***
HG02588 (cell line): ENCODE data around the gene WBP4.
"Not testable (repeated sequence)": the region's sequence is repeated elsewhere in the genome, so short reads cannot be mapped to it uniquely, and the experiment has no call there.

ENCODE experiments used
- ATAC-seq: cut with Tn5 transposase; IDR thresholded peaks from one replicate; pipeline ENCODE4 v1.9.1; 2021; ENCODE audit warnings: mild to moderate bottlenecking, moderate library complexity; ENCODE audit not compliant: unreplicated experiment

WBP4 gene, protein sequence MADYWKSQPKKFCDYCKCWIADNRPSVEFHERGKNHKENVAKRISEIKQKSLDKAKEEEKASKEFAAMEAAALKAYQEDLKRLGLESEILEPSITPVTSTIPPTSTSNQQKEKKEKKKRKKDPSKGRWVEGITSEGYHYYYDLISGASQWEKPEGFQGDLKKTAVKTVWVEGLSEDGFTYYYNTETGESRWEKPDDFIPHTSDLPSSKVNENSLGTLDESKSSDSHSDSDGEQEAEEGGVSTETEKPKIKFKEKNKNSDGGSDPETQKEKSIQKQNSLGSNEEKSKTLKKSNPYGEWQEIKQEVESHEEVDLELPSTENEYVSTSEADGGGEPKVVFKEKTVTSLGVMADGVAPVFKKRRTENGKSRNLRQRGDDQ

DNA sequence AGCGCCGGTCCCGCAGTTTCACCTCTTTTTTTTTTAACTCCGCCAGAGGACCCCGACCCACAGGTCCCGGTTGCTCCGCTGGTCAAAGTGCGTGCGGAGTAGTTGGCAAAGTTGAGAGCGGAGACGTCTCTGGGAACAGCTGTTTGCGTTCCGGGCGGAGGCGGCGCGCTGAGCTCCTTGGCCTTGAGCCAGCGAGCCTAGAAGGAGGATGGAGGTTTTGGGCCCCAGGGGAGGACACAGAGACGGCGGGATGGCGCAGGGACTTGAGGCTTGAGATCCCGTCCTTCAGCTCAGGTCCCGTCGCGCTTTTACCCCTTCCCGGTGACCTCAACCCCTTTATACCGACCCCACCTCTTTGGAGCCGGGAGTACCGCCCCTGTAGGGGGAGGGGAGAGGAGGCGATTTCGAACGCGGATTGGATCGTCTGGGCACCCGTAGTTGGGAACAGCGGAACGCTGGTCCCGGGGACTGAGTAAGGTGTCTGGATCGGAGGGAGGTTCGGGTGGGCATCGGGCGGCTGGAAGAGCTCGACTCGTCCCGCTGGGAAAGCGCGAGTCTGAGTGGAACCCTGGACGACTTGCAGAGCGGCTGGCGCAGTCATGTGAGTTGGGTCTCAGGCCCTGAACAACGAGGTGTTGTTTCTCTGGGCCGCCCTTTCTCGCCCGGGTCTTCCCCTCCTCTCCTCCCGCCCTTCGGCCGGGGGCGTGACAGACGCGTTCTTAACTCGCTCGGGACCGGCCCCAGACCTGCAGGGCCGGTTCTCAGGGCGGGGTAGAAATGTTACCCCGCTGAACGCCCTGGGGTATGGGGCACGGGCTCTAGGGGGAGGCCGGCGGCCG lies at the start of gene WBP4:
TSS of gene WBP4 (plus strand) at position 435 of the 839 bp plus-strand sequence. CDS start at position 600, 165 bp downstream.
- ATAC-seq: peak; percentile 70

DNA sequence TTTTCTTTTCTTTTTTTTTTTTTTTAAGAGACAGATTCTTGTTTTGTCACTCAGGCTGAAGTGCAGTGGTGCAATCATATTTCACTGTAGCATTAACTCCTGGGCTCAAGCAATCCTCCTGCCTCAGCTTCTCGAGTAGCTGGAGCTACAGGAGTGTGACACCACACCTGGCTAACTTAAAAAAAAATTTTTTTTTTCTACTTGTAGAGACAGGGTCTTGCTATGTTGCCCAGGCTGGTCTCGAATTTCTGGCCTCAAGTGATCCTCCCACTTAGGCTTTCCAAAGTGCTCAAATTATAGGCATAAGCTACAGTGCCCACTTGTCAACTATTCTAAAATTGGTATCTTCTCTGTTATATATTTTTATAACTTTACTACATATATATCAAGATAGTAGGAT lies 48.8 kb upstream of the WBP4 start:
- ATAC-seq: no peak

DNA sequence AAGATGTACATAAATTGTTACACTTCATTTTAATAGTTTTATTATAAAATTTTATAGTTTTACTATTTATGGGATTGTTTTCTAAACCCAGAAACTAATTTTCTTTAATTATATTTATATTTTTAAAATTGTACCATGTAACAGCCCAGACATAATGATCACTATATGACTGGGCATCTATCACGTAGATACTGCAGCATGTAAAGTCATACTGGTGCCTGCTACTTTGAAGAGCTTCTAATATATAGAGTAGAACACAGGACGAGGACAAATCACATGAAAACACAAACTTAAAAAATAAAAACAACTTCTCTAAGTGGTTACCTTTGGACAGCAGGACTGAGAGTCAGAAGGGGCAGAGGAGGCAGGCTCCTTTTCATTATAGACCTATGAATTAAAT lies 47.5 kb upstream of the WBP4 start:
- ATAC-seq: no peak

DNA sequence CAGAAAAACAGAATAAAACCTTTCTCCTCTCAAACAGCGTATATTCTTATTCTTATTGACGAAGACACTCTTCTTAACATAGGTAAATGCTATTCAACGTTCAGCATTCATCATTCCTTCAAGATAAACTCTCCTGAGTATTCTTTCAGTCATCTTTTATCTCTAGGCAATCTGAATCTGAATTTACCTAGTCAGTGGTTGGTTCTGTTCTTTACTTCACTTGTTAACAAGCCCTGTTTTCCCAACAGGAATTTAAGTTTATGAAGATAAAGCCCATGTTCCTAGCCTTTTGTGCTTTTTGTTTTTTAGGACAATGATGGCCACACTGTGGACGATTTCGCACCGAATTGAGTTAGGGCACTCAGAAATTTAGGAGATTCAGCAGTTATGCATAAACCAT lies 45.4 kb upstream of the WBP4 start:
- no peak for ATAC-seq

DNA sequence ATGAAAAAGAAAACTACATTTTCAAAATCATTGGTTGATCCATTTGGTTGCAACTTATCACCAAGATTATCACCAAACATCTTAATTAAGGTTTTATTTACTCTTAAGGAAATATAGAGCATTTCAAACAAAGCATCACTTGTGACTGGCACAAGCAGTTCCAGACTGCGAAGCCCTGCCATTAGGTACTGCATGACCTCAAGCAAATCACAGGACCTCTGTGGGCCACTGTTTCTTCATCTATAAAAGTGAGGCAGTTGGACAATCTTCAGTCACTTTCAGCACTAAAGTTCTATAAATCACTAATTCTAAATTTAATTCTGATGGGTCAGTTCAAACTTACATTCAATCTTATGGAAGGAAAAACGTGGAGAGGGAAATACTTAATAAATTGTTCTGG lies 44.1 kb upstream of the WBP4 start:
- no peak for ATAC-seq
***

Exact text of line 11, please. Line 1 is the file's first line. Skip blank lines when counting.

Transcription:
DNA sequence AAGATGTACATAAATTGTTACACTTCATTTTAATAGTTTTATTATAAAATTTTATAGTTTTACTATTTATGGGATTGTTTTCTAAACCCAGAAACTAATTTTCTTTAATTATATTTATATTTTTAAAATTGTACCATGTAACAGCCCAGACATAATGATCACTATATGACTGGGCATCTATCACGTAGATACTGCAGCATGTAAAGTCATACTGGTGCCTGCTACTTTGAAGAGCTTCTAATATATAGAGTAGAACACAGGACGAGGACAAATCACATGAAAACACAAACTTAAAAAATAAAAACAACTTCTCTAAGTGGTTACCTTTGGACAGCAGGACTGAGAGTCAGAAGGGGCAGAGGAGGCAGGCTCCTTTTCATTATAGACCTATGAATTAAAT lies 47.5 kb upstream of the WBP4 start: